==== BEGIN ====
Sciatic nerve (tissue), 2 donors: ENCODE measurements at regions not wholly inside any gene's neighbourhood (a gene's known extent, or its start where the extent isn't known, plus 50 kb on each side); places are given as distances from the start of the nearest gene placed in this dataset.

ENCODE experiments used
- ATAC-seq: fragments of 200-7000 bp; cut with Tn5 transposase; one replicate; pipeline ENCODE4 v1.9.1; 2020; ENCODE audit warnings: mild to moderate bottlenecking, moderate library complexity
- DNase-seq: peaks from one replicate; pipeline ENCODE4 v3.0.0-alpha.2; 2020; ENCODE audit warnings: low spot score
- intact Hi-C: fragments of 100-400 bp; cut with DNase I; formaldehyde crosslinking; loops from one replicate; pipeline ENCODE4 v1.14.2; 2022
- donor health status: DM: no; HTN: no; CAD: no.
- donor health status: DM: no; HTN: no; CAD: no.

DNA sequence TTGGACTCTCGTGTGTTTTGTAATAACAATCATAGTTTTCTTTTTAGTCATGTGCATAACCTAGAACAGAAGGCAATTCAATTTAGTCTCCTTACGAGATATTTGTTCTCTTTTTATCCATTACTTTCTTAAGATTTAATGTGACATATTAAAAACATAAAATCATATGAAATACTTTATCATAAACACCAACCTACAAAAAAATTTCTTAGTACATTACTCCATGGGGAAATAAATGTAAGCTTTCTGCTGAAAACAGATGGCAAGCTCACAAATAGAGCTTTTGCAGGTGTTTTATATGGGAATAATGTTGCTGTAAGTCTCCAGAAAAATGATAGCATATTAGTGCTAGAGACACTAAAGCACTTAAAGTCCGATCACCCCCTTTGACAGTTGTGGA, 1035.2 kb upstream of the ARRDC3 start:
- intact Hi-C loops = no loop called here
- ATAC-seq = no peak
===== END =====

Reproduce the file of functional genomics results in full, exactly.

Sciatic nerve (tissue), 2 donors: ENCODE measurements at regions not wholly inside any gene's neighbourhood (a gene's known extent, or its start where the extent isn't known, plus 50 kb on each side); places are given as distances from the start of the nearest gene placed in this dataset.

ENCODE experiments used
- ATAC-seq: fragments of 200-7000 bp; cut with Tn5 transposase; one replicate; pipeline ENCODE4 v1.9.1; 2020; ENCODE audit warnings: mild to moderate bottlenecking, moderate library complexity
- DNase-seq: peaks from one replicate; pipeline ENCODE4 v3.0.0-alpha.2; 2020; ENCODE audit warnings: low spot score
- intact Hi-C: fragments of 100-400 bp; cut with DNase I; formaldehyde crosslinking; loops from one replicate; pipeline ENCODE4 v1.14.2; 2022
- donor health status: DM: no; HTN: no; CAD: no.
- donor health status: DM: no; HTN: no; CAD: no.

DNA sequence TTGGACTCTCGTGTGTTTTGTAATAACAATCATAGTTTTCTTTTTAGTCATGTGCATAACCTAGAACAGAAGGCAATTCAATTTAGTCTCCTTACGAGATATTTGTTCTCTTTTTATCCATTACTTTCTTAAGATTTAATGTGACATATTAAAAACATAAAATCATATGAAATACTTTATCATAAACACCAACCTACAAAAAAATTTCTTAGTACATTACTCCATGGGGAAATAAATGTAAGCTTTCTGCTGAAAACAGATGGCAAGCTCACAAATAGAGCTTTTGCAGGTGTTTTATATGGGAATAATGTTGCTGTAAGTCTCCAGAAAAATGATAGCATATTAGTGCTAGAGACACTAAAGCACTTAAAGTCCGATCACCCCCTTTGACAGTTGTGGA, 1035.2 kb upstream of the ARRDC3 start:
- intact Hi-C loops = no loop called here
- ATAC-seq = no peak